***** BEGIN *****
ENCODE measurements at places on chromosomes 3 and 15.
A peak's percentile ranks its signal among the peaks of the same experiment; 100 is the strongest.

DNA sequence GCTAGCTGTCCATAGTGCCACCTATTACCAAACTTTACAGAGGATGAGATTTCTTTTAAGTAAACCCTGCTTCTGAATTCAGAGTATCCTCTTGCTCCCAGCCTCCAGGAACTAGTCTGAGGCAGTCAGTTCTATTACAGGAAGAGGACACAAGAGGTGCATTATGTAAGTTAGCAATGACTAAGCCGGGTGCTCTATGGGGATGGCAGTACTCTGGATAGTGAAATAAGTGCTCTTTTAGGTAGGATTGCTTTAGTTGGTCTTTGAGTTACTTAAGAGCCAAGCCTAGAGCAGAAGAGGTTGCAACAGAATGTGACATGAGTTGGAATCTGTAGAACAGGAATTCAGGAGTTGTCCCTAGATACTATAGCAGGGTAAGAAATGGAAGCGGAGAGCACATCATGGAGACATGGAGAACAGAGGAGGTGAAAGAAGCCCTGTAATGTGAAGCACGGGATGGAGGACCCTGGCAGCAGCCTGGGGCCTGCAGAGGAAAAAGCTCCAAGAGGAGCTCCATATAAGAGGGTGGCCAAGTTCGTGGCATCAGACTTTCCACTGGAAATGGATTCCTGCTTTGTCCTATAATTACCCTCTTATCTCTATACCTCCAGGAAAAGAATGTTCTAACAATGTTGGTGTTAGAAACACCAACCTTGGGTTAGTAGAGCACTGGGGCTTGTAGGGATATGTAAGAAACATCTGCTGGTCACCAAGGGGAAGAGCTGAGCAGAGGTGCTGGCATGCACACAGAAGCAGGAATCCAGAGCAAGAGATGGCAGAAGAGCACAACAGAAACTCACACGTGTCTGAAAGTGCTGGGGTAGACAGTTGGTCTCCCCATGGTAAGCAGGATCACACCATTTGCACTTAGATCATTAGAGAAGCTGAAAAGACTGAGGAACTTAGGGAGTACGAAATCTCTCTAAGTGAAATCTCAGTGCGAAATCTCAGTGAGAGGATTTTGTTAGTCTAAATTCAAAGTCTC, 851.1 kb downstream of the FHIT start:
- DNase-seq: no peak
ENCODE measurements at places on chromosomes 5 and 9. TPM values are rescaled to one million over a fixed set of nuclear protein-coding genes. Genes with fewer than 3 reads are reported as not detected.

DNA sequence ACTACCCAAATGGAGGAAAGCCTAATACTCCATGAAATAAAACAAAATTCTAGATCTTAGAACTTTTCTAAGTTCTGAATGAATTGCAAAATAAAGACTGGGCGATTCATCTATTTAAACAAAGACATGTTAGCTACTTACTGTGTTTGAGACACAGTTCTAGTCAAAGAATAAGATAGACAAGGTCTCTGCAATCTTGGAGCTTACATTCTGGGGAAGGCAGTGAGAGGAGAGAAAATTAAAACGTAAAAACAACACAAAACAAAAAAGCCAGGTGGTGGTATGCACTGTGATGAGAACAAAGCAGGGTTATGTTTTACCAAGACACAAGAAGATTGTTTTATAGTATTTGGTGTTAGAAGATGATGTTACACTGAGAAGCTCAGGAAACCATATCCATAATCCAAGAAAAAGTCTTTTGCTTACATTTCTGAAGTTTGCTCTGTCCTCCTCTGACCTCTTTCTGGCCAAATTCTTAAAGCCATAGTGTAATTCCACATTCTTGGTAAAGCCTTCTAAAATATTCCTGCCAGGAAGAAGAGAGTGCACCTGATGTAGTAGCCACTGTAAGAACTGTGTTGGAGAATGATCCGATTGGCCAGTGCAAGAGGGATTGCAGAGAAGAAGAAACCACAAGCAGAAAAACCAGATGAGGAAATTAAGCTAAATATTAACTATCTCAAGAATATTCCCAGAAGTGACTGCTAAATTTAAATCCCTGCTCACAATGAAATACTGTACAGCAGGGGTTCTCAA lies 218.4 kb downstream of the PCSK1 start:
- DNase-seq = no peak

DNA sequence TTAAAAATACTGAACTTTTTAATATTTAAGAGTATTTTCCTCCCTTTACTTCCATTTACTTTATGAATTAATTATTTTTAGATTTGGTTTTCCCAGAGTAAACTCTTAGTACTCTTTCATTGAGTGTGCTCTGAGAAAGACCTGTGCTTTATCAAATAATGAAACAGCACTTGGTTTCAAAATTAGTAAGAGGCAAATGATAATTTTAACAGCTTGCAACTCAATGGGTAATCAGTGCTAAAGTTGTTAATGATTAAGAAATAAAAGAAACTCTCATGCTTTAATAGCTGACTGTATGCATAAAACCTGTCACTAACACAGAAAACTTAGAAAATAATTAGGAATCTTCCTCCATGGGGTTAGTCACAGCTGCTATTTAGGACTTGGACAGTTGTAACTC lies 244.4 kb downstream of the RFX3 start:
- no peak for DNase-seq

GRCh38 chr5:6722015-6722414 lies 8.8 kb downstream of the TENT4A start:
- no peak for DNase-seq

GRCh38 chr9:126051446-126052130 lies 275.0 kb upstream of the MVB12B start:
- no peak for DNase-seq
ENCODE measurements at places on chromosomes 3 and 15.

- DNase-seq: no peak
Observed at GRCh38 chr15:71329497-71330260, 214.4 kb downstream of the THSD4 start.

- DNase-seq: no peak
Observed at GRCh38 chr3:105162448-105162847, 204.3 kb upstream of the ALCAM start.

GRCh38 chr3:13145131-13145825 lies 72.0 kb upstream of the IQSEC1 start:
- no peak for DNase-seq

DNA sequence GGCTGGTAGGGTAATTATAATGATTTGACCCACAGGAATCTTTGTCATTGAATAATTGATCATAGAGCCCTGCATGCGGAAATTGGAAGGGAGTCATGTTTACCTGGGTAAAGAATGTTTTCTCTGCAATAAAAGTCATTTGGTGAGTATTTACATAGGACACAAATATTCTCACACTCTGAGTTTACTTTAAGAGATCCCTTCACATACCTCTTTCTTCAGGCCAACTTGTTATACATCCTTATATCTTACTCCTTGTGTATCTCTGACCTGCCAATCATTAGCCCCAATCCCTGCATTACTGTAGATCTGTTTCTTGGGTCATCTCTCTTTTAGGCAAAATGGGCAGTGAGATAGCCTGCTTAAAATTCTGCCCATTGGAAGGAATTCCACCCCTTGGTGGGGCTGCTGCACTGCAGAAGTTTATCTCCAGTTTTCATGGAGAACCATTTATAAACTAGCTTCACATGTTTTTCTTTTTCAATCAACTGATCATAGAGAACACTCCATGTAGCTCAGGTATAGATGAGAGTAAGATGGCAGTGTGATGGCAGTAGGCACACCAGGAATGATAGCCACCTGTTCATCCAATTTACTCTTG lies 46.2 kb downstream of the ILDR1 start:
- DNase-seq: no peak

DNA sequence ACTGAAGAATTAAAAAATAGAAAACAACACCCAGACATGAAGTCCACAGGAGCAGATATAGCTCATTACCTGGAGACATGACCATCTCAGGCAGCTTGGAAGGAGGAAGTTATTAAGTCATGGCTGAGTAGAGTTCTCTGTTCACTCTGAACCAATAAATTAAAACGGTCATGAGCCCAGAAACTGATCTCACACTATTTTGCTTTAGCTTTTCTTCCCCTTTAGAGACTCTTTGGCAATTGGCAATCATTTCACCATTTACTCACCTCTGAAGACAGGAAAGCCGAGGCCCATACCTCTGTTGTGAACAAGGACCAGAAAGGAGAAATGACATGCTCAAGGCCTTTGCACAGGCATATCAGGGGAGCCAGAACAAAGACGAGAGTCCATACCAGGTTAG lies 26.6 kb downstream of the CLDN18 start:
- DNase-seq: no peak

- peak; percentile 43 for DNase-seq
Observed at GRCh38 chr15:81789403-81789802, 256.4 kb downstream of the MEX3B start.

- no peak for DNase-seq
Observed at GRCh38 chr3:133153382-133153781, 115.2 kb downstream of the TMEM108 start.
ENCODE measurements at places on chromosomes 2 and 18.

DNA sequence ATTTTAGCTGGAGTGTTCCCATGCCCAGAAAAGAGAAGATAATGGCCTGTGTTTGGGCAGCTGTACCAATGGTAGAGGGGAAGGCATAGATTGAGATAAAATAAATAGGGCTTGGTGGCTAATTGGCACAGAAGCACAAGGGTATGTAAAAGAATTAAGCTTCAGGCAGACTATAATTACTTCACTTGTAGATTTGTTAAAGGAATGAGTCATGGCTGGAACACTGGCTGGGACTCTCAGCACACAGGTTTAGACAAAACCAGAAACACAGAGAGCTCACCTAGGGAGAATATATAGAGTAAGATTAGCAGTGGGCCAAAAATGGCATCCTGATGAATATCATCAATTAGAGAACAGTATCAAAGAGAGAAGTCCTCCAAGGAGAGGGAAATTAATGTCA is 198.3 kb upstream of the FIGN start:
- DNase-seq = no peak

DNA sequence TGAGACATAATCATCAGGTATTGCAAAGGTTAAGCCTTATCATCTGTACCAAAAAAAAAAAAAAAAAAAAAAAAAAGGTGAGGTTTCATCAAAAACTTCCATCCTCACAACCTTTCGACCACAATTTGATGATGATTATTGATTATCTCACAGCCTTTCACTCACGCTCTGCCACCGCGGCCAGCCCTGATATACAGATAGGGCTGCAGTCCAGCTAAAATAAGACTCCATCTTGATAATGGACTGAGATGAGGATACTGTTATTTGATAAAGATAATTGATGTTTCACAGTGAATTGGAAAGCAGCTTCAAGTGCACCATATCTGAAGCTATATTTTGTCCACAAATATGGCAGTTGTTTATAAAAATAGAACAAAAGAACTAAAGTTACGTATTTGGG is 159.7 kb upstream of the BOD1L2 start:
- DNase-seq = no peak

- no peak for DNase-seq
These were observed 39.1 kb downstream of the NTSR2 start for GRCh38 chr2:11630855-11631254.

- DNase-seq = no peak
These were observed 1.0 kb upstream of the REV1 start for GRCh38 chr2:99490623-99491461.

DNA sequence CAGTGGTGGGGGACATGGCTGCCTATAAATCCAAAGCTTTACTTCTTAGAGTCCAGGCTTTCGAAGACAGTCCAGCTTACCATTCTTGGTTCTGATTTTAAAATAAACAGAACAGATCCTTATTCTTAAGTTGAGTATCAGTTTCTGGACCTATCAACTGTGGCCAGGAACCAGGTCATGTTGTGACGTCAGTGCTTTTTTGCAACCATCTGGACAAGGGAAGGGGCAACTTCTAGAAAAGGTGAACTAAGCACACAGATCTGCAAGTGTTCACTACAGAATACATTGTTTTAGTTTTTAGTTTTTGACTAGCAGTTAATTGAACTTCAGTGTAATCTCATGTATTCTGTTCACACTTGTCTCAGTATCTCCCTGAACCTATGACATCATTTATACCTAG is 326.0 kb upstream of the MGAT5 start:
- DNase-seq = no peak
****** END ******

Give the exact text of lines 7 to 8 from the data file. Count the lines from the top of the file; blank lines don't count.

- DNase-seq = no peak

DNA sequence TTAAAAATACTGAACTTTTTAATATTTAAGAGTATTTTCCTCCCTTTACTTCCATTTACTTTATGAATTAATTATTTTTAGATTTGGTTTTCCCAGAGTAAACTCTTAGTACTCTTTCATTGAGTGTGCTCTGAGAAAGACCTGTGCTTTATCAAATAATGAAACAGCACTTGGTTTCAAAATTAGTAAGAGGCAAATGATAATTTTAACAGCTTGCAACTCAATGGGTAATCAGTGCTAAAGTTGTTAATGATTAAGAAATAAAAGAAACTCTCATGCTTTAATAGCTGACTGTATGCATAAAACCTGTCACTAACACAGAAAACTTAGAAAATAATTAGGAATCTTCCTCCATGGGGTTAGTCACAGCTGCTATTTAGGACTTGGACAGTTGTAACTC lies 244.4 kb downstream of the RFX3 start: